Our RePublic team is spending the bulk of the summer reimagining our curriculum. We are making a top to bottom rebuild -- starting from first principles.
One of the first changes we are making is spending more time on the "why" for our academic work. Our teachers and scholars must be inspired by the curriculum and understand its relevance.
This change will be apparent to teachers and scholars from the first sentence of every unit and the first second of every class. To take one example, here's the introduction to the first Unit ("Unit 0") for 5th Grade History (written by our rockstar Director of History, Christine Rua):
Our goal is not to drive our students to Wikipedia, pen in hand, trying to plot the twists and turns of two rivers they may never see. Our goal is to push students to deeper meaning-making."
At some point in your career as a History teacher, you will find yourself with “a Wikipedia Problem.” Holding your head in your hands, you will grumpily Google the precise location of the Tigris and Euphrates rivers, the conditions of the Kansas-Nebraska Act, or the reign of the Tang dynasty. You will not be able to recall the contributions of Matthew Fontaine Maury, the theme of the Mahabharta, or the events of the Battle of Alamance and Regulators. The charge of filling a ten-year old’s brain with three centuries of these facts and details is akin to ingesting a set of encyclopedias – there will never be enough space and there is certainly not enough time.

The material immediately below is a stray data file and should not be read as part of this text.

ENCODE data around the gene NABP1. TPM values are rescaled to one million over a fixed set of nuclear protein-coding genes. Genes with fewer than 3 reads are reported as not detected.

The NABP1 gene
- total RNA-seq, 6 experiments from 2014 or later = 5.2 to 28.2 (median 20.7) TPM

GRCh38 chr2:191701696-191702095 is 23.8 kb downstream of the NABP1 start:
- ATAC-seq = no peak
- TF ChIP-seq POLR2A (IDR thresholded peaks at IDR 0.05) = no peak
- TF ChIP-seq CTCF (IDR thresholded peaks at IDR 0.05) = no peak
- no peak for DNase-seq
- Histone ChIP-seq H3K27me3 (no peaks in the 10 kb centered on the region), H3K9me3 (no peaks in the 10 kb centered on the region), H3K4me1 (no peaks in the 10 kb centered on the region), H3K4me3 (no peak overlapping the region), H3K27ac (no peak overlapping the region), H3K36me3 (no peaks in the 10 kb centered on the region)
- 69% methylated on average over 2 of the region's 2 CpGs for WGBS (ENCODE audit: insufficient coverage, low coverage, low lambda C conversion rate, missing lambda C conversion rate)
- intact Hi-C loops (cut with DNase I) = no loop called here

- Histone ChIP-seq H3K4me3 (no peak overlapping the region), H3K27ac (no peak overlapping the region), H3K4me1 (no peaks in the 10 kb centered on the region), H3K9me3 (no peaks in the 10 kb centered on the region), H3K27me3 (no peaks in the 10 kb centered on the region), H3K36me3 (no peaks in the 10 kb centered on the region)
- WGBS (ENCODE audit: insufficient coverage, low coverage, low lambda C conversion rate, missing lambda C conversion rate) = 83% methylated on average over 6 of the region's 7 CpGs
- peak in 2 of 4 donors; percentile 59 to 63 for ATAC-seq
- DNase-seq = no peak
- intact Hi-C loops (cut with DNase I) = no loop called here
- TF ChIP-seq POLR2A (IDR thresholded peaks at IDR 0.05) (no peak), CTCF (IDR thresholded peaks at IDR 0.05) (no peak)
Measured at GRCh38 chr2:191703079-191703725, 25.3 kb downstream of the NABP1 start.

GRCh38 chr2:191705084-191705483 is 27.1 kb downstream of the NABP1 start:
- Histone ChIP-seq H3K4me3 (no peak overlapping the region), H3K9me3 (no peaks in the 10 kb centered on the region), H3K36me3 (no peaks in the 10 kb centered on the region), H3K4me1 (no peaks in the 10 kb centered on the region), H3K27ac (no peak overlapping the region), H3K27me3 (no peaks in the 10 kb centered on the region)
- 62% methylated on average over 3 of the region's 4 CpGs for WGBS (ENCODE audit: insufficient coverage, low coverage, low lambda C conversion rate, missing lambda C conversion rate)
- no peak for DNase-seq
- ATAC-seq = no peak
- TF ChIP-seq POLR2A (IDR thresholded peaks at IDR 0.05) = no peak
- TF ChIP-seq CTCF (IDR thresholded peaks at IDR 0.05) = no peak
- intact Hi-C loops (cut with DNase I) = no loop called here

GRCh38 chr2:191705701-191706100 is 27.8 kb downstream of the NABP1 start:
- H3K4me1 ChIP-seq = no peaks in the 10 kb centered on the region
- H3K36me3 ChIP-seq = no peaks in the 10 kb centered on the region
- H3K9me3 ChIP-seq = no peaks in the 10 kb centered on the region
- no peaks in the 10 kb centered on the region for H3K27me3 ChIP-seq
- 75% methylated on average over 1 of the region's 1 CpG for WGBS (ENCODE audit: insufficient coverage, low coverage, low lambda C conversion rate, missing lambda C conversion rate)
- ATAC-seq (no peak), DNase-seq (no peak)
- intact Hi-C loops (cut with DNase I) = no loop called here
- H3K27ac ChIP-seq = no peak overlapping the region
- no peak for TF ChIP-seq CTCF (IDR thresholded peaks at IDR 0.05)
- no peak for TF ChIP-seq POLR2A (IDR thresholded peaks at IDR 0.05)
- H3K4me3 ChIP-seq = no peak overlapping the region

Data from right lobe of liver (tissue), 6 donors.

So how is the charge of a History teacher different? Deft History teachers are able to wade through centuries of information, isolating details that will allow their students to make the past meaningful. While the location of the Tigris and Euphrates is important, it is unlikely that a labeled map will leave a lasting impression on the minds of students. As History teachers, we recognize that our students must be able to answer the question “Where?” but we ask in service of the question “Why?” Where are these rivers? Why is the location of these rivers important?
As we reflect on our own experience as students we likely find that, not only are we better equipped to answer the latter question, but we are also more willing. Our goal is not to drive our students to Wikipedia, pen in hand, trying to plot the twists and turns of two rivers they may never see. Our goal is to push students to deeper meaning-making.
In History, students will make meaning by applying content knowledge to rich primary sources, keenly articulating how these texts enrich their understanding of a period. Over time, students will begin to draw connections between different time periods, recognize recurring historical themes and apply these themes in their analysis of primary documents. Our students will become scholars of History.
Here's another example -- this time from the introduction to Unit 1 in 7th Grade Math (from Liz Mullins, our Director of Curriculum, Data, and Assessment):